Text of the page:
For events over 1 hour, carbohydrate intake needs to be well organised. Training pouches and other accessories mean that it is easy to transport snacks. Aim for between 30-60grams of carbohydrate per hour (depending on the intensity of your ride). 30 grams can be provided by the following: 

- 500ml bottle of commercially available isotonic sports drink (I like Precision Hydration) 
- 1 and a half carbohydrate energy gels (I personally don’t use these but some people find them useful) 
- Small handful of jellied sweets (Natural gummies bears) 
- 1 large banana 
- 1 large cereal bar or carbohydrate based energy bar (low fibre) 

Post event Tips 

Both proteins and carbohydrates are important for recovery after training and events.  Carbohydrates are the body’s main fuel and are stored as glycogen (in the muscle and liver). With limited stores, these need to be replaced before the next training session. 

Protein is vital for the growth and repair of muscle tissue. Hard training and endurance events causes the breakdown of the muscle tissue (made from protein), therefore, it’s important to consume protein after and event to provide the building blocks (amino acids) for growth and repair, and can reduce muscle soreness the next day! It is usual for some athletes not to be hungry at this time, so use fluids in your recovery strategy if necessary.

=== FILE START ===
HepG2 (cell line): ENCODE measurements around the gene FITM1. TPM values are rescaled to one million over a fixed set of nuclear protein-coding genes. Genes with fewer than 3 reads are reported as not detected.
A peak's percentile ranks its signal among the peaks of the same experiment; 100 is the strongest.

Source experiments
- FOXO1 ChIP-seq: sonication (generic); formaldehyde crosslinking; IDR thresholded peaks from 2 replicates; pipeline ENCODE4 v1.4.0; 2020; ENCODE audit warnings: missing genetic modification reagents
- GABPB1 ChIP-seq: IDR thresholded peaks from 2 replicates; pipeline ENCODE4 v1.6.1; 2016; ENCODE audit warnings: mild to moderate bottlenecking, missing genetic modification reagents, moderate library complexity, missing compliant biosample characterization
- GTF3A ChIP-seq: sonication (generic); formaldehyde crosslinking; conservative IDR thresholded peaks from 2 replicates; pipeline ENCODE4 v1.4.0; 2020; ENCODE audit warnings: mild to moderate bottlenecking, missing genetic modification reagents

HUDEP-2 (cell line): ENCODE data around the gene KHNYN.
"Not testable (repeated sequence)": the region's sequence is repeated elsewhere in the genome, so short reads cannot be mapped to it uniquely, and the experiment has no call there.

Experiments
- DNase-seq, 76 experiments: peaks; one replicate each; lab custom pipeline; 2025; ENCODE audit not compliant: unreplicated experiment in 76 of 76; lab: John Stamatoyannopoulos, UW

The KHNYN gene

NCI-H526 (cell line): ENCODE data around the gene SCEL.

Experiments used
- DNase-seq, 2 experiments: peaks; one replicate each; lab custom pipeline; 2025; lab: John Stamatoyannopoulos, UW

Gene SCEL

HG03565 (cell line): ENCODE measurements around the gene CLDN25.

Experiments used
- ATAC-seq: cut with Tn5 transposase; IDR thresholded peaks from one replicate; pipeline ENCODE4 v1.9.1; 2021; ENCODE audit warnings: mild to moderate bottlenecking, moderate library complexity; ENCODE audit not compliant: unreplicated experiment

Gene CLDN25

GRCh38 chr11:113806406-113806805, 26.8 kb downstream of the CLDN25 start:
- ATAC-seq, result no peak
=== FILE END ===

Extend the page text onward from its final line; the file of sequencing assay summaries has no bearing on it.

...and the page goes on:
20 grams of protein is an average amount that you need to hit to optimise the recovery process after training. The following are good examples of recovery snacks. Consider combining snacks or increasing the portion sizes after heavy training: 

Snacks that provide 20g of protein are: 

  • 80g of tinned tuna 

  • 120g of scallops 

  • 80g of turkey 

    • 2g of egg whites (about 5-6 egg whites) 

    • 75g of shrimp 

    • 33g of spirulina 

    • 140g of Quorn  

    • Exercise schedule  

      8. Exercise schedule  

Athletes are incredibly fortunate to work alongside a variety of coaches who are invested in their success. In many cases, coaches are what make everything else on this list possible. A strength coach can help design an individualised training programme.  


9. Get the edge (going beyond what is necessary) 


  1. Buy good quality supplements – check out Barbara’s range online and I am happy to give you a FREE 15 minute supplement range consultation to tailor your supplement regime according to your goals.   

10. Be Humble 

Respecting others involved in their sport helps the wider community of supports who adore sports in general to have role models to admire.  

Barbara Cox